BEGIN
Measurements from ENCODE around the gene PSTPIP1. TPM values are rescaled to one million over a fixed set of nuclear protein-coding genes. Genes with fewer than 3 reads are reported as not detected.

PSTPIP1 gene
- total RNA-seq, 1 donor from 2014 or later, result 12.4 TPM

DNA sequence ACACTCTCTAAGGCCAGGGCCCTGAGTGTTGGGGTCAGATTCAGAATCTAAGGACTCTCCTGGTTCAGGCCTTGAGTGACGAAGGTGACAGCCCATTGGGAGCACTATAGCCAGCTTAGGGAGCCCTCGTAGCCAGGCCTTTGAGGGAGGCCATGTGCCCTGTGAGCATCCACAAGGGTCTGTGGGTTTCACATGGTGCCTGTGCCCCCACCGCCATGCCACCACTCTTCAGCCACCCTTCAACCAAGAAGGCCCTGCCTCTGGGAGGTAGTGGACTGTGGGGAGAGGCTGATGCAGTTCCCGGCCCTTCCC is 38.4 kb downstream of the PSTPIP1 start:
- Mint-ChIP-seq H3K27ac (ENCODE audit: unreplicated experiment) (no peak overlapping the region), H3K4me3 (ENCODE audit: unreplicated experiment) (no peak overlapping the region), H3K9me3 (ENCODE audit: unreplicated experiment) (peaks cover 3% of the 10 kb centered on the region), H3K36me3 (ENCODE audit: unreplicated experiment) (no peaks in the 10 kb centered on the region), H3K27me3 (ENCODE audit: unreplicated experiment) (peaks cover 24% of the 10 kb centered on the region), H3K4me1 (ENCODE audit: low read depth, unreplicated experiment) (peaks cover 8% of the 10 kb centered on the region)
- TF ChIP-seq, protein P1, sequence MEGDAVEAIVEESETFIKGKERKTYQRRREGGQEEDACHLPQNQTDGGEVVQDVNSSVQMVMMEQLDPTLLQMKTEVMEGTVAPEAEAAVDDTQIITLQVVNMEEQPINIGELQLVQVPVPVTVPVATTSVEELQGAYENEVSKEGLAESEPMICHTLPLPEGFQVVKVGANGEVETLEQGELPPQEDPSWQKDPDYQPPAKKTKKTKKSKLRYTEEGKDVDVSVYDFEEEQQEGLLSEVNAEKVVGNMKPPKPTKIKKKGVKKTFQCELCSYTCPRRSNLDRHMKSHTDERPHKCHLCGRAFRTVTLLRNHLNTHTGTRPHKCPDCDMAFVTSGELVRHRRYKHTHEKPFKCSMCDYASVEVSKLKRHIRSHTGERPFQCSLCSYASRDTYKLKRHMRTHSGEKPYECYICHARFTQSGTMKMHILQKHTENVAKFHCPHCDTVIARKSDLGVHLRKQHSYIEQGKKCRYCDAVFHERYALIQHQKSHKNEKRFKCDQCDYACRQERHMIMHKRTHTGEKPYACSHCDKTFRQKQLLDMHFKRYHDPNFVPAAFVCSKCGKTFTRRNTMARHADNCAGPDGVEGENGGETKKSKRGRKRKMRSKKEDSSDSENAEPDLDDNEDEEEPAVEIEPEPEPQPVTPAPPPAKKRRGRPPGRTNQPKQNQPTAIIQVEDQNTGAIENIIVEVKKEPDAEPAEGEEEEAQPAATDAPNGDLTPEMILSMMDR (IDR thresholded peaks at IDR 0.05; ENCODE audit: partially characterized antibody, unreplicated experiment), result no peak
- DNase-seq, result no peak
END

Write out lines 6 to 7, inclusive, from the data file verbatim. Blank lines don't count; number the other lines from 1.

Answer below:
- TF ChIP-seq, protein P1, sequence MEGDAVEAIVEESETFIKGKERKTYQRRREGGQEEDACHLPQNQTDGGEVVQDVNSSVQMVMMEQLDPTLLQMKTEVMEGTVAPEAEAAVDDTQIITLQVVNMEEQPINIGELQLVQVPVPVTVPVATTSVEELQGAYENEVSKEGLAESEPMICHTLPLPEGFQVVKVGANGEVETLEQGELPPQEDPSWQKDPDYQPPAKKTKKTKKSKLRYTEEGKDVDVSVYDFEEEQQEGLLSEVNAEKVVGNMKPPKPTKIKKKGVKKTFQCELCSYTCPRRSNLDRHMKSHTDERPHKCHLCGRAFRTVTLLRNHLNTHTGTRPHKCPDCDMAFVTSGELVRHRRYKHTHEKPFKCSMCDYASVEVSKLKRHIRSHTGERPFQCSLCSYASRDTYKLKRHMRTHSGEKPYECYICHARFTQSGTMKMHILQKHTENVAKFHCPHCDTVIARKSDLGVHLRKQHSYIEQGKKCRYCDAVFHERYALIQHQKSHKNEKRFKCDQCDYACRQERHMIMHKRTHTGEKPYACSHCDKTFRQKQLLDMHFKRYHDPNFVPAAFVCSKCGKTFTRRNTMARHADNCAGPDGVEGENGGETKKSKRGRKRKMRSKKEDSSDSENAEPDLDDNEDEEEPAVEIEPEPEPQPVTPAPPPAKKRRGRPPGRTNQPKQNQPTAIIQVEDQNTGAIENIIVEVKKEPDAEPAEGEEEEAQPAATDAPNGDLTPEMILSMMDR (IDR thresholded peaks at IDR 0.05; ENCODE audit: partially characterized antibody, unreplicated experiment), result no peak
- DNase-seq, result no peak